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Tuesday 22 July 2014

Diana damned by one-star reviews

Published 06/09/2013|10:41

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Naomi Watts stars in Diana, which has been panned by critics

Critics have panned the film about Diana, Princess of Wales just after its glittering world premiere.

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Naomi Watts, who plays the title role of Diana in the film of the same name about the final years of the princess's life, got a warm reception as she looked suitably regal in a floor-length white gown and diamonds while waving at fans.

Critics gave just about everything to do with the film a much colder reception.

A review in The Times, which gave the film one star out of five, praised Naomi for "doing her level best with a squirmingly embarrassing script" but added that "this film is still atrocious and intrusive".

It said the film "bumps up romance and trivia at the expense of some serious comment about the royal family's control of her access to her sons, who hardly feature, and Diana's disturbed behaviour".

The film, directed by Oliver Hirschbiegel, charts Diana's romance with Dr Hasnat Khan, which ended shortly before her death alongside Dodi Fayed in a Paris car crash in 1997.

Guardian critic Peter Bradshaw wrote "poor Princess Diana". He continued: "I hesitate to use the term 'car crash cinema'. But the awful truth is that, 16 years after that terrible day in 1997, she has died another awful death.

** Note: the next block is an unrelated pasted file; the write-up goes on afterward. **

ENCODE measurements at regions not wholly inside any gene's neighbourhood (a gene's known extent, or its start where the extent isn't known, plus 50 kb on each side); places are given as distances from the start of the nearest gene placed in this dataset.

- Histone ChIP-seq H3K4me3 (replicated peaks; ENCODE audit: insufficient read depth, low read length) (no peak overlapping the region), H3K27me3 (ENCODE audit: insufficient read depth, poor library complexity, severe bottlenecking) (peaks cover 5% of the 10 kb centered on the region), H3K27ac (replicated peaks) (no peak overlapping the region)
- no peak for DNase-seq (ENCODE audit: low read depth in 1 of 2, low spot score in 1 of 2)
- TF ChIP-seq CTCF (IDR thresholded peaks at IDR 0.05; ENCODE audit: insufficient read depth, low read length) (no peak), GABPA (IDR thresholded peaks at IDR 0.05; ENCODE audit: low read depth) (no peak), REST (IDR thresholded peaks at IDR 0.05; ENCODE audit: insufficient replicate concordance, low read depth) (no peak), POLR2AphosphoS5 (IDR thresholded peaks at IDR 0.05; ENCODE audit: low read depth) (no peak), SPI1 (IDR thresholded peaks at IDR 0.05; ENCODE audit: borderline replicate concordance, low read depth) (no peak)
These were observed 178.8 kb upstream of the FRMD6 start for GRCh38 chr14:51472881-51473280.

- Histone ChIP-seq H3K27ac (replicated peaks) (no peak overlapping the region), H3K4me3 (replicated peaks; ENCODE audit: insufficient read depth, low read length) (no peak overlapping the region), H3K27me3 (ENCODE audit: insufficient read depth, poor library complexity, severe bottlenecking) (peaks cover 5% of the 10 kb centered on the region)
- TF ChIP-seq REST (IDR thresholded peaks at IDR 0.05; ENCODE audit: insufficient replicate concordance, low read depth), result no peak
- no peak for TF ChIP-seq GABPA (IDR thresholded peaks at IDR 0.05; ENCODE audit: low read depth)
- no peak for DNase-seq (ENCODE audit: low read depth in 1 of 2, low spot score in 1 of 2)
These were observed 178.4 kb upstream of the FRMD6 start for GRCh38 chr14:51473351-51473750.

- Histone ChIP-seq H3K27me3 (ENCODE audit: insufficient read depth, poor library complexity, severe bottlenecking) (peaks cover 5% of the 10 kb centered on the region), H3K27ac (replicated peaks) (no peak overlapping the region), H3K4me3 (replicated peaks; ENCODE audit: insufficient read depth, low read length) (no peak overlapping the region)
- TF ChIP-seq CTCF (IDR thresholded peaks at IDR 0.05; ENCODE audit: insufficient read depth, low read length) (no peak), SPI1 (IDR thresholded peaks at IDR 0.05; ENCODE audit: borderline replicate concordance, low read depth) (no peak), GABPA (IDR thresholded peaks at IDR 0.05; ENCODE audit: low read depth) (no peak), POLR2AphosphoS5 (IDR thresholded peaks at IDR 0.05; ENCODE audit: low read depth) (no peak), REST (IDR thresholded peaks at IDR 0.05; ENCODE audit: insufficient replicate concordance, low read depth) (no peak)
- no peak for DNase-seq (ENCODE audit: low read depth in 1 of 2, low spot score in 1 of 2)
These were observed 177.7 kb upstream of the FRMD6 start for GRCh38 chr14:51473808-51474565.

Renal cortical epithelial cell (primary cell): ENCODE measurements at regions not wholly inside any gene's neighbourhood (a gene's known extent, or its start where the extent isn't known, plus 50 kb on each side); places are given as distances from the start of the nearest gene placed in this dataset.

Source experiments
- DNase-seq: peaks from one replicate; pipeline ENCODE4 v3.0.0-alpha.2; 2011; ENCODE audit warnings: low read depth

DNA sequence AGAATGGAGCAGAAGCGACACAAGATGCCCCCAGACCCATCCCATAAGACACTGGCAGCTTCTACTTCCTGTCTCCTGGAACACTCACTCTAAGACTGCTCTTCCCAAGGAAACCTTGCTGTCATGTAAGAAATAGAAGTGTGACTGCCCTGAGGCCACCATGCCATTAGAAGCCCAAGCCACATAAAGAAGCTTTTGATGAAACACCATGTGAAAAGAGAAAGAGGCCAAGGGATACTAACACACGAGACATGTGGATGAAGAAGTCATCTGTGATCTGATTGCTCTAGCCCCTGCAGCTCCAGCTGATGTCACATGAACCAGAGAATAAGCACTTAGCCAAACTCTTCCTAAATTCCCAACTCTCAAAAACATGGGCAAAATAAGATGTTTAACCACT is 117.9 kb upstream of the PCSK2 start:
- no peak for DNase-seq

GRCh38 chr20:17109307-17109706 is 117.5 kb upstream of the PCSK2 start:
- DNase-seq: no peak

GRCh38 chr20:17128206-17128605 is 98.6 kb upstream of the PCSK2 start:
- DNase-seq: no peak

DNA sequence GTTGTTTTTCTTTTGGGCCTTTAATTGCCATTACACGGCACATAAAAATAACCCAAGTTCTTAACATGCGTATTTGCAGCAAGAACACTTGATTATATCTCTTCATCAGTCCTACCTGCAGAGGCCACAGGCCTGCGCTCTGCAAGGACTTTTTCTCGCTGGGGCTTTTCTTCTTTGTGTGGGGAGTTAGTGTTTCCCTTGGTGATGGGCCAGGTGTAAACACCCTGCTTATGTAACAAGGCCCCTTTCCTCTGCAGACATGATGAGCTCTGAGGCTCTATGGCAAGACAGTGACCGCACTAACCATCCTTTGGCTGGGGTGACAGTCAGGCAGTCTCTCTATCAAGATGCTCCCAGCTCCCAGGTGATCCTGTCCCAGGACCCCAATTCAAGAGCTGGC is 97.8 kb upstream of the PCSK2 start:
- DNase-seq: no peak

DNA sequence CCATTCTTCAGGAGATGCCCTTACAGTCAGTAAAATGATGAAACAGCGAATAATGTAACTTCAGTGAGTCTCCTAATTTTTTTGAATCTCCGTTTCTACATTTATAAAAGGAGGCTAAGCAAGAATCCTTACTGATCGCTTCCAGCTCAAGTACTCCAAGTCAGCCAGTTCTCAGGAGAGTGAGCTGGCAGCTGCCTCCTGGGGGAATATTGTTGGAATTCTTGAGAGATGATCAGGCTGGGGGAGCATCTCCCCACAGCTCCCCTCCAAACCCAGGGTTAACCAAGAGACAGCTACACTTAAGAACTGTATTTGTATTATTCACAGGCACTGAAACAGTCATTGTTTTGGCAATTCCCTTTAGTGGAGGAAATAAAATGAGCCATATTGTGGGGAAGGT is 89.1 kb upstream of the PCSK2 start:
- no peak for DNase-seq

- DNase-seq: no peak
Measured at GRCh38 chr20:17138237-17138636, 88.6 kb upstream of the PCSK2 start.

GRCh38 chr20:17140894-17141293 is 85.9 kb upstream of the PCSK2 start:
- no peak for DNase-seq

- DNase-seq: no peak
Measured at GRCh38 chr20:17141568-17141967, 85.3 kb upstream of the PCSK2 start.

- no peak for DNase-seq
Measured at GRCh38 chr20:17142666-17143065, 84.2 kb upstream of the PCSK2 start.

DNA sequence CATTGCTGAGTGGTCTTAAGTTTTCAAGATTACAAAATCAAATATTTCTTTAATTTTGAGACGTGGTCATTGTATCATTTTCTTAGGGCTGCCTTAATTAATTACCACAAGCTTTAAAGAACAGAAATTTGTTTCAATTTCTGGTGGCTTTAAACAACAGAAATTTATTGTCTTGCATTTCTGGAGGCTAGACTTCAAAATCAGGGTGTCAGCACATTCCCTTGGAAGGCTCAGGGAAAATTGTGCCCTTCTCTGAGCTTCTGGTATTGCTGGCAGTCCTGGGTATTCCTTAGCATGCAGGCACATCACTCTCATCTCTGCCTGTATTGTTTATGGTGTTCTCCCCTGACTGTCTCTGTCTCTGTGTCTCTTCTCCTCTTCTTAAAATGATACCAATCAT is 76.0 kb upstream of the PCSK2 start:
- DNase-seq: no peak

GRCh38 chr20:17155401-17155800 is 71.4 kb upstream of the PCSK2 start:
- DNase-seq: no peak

"This is due to an excruciatingly well-intentioned, reverential and sentimental biopic about her troubled final years, laced with bizarre cardboard dialogue - a tabloid fantasy of how famous and important people speak in private."

In his one-star review, Mirror critic David Edwards writes that it can "only be described as a fabulously awful film". He said the much-loved Queen of Hearts "has been recast as a sad-sack singleton that even Bridget Jones would cross the street to avoid" while adding that the film is "a cheap and cheerless effort that looks like a Channel 5 midweek matinee".

The film's "many sudden shifts in mood" are frustrating, according to The Independent, which adds that it could have been stronger if it had not been "lumbered with the baggage that the real Diana brings and had simply told a fictional story about a love affair between a princess and an outsider. That, though, would have defeated the purpose".

It goes on: "However, Diana works well enough as a dark romantic drama and is far less exploitative than it might have been. Naomi Watts gives an intense and volatile performance as the princess.

"The problem, though, is that she doesn't really resemble the character she is playing, and the film shifts wildly in tone."

Press Association

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